Chapter 5. Navigation and Layout

Abstract
An often overlooked area of application design is how users will navigate around the system. We typically give a lot of thought to how individual screens and pages will look; but, we don’t always give the same amount of consideration to how the user will move among those pages. Why is this important? Well, if users find it difficult to navigate your application, they will quickly become frustrated with the application. Your application should have a navigation system that’s easy to use and takes into account the areas users will access most frequently
Tim Fox, John Edward Scott, Scott Spendolini

Chapter 6. Reports and Charts

Abstract
Many applications need the ability to display information to the end user in the form of a report or a chart. Fortunately, APEX makes this extremely easy, allowing you to create reports and charts out of the box. APEX provides an assortment of ready-made report and chart types, and you can customize them in many ways. APEX 4 includes a new charting engine, AnyCharts 5.1, which improves rendering time, generates better graphics, and allows for greater customization.
Tim Fox, John Edward Scott, Scott Spendolini

Chapter 7. Dynamic Actions

Abstract
Dynamic Actions are a new feature of APEX 4.0 that allows you to implement Ajax functionality with minimal coding. To understand why Dynamic Actions are important, a little history of Ajax is in order. The name Ajax is an acronym for Asynchronous JavaScript and XML. It is more of a programming methodology than a new programming language. Prior to 1999 when Microsoft created the XMLHTTP ActiveX object, refreshing any content on a web page required a refresh of the entire page. The problem with full page refreshes was that if the user entered data before the refresh, the developer was often responsible for saving that data so that it reappeared after the new page was displayed. The drawback was that the developer needed to know something about all of the following technologies:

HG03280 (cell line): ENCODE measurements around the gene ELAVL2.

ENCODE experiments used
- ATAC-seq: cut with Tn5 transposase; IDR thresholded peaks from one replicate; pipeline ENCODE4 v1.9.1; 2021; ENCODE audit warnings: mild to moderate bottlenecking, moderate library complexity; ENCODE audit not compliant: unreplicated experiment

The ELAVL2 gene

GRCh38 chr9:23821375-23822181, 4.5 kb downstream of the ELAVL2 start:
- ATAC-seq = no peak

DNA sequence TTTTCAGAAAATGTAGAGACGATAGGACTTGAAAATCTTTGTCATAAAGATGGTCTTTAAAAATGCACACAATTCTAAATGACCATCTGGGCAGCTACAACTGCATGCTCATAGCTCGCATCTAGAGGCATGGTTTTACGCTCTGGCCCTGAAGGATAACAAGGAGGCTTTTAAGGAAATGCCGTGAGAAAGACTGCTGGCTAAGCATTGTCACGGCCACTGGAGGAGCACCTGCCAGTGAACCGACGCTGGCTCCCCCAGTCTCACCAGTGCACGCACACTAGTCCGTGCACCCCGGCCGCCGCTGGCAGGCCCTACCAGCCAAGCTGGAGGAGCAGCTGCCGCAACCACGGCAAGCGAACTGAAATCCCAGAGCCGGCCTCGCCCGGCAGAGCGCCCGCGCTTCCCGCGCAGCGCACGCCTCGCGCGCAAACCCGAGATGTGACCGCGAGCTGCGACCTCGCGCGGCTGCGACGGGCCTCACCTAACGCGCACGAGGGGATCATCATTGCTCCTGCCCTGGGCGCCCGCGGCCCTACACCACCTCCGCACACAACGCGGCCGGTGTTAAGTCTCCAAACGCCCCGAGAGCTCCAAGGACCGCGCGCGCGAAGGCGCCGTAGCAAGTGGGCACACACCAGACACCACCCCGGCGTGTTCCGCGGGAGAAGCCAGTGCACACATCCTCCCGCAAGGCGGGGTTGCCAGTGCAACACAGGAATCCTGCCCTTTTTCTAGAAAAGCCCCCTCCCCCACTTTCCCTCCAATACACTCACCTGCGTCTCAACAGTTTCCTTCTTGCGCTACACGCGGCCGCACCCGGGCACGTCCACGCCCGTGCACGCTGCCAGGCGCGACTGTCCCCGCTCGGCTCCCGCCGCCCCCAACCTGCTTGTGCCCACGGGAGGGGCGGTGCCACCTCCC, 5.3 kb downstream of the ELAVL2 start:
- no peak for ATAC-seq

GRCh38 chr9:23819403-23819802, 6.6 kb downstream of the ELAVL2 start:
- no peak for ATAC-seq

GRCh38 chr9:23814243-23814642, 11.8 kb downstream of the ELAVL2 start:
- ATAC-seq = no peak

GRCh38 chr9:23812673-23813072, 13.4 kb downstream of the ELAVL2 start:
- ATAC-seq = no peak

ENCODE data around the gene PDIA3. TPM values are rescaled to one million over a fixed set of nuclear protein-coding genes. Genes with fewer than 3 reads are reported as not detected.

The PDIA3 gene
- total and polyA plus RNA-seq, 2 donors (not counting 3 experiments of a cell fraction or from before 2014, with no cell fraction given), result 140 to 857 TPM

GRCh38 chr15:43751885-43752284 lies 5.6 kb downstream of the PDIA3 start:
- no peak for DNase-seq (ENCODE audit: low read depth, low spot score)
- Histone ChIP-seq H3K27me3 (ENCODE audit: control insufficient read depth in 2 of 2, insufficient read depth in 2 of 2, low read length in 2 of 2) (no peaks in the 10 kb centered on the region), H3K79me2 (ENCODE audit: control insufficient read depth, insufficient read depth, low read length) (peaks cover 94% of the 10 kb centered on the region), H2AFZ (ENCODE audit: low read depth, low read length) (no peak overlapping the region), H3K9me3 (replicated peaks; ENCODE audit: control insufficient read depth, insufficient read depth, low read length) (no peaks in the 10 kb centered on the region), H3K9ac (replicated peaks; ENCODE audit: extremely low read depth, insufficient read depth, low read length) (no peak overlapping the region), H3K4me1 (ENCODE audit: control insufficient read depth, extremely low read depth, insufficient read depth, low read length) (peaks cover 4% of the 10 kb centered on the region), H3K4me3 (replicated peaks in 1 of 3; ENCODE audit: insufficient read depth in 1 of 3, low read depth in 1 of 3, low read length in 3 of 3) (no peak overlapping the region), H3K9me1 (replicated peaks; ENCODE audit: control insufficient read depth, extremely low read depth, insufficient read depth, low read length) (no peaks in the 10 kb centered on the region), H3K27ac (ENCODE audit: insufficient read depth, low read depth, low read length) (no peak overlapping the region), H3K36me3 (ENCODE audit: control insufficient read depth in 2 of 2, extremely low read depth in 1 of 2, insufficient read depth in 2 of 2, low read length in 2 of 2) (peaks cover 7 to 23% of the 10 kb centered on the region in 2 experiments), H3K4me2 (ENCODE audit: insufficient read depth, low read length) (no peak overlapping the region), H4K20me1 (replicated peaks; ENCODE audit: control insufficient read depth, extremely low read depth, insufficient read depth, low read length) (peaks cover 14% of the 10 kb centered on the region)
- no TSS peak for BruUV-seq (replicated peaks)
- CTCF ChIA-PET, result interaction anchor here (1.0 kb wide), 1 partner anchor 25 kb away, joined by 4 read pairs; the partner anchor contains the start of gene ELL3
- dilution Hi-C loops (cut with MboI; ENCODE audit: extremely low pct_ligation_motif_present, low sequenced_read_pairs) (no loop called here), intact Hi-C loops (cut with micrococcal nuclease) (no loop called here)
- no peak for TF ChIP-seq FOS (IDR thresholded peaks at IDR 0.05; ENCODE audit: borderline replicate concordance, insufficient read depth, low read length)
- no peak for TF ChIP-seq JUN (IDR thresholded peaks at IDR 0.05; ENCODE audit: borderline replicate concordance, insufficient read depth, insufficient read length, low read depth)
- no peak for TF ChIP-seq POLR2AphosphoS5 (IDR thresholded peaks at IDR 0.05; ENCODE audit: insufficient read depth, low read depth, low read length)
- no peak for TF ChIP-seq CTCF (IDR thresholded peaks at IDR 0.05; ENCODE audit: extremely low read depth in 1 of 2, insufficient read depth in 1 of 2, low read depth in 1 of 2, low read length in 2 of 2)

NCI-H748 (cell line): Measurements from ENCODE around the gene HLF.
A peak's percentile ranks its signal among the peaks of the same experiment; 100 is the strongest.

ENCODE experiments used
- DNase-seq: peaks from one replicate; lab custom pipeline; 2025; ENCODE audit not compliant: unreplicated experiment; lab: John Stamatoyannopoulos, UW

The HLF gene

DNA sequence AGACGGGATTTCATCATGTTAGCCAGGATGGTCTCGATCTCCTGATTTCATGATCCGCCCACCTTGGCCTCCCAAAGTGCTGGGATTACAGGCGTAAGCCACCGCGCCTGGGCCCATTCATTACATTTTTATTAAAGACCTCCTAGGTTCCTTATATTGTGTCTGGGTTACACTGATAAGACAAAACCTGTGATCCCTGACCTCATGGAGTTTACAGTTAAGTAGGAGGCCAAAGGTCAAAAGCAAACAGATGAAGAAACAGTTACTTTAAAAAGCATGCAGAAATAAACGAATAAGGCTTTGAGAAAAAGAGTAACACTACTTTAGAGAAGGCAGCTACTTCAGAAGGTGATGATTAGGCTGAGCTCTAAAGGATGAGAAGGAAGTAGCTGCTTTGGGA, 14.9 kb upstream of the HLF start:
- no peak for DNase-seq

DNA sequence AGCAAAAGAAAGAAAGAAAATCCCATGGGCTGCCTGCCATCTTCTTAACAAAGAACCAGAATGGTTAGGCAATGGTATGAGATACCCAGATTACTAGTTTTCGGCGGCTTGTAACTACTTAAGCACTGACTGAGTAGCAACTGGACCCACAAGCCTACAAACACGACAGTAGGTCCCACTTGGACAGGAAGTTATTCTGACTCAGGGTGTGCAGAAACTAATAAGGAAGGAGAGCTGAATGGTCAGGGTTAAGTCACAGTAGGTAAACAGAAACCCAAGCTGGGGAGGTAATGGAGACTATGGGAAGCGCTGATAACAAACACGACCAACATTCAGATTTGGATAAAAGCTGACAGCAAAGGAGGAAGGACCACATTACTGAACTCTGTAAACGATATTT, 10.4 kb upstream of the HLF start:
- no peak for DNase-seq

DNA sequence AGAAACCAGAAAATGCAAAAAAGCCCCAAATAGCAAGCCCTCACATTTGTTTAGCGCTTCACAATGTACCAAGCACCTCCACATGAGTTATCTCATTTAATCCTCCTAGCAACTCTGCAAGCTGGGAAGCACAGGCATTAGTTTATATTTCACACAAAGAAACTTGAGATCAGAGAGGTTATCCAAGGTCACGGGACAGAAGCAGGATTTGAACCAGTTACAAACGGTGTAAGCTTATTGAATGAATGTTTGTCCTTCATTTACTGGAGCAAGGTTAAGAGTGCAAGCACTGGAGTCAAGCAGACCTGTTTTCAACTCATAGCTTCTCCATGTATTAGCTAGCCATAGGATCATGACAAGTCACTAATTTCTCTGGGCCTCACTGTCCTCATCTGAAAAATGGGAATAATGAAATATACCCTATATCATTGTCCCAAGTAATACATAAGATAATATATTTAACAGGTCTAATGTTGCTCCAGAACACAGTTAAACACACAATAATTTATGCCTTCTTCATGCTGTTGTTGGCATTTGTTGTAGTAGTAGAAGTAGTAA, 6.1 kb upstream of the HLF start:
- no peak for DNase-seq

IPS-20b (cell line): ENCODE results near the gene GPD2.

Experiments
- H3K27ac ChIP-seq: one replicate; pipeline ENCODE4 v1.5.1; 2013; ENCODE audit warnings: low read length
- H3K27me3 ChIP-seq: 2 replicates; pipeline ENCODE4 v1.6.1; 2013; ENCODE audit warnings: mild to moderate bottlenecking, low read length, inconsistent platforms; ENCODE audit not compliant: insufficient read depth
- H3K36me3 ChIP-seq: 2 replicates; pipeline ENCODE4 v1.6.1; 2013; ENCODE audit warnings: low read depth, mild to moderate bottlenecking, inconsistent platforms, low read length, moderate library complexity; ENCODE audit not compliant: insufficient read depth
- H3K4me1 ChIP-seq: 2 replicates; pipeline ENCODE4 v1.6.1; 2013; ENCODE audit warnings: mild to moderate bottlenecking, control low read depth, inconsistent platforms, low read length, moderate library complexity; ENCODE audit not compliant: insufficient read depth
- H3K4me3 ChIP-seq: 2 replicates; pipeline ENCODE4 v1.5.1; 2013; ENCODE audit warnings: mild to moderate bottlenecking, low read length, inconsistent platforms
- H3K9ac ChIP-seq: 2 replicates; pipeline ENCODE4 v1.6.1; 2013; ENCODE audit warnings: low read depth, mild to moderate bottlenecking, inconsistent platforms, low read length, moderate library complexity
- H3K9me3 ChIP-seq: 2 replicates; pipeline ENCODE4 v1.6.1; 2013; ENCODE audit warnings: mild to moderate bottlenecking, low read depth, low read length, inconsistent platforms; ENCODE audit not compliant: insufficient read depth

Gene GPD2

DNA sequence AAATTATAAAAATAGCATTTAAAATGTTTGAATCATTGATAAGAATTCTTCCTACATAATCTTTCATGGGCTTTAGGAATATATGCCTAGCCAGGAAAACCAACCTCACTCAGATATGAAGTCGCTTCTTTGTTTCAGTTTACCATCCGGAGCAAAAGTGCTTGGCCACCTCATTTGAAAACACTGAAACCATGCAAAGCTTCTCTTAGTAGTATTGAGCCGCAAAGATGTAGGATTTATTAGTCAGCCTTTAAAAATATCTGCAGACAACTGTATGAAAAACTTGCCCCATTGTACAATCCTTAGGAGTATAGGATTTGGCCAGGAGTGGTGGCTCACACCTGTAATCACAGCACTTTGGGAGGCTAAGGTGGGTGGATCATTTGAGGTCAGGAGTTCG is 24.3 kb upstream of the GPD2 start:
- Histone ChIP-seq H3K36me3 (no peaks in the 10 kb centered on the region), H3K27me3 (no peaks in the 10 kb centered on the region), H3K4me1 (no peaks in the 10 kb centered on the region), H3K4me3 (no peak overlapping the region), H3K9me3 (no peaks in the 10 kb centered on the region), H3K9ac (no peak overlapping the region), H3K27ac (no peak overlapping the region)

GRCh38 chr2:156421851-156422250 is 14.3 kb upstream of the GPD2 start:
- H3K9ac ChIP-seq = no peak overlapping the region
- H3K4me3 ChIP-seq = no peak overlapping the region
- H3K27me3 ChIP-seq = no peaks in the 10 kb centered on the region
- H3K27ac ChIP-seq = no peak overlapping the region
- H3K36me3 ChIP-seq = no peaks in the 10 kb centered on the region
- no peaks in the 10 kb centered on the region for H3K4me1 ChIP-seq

• XHTML
  • The Document Object Model (DOM)
  • CSS
  • Use of the XMLHttpRequest object
  • JavaScript
Tim Fox, John Edward Scott, Scott Spendolini

Chapter 8. Websheets

Abstract
Websheets are intended to give users who have little or no SQL experience a way to create interactive, data-centric applications that allow users to share and update both structured and unstructured data. Users can create Data Grids, interactive reports, and text pages grouped into hierarchies with little or no coding. The Websheet application development environment operates more like a Wiki than a traditional Integrated Development Environment (IDE) in that users can assume the roles of consumers, contributors, or administrators.
Tim Fox, John Edward Scott, Scott Spendolini

Chapter 9. Reporting and Printing

Abstract
In versions of APEX prior to version 3.0, printing was often seen as one of the weakest areas. It has always been possible to use the print functionality of the browser to print the web page that is currently being viewed (for example, if it contains a report), and this sort of built-in browser functionality may be sufficient in many cases. However, if you require more complex printing or you wish to print only the report, rather than the entire content of the page, clearly you will need another solution.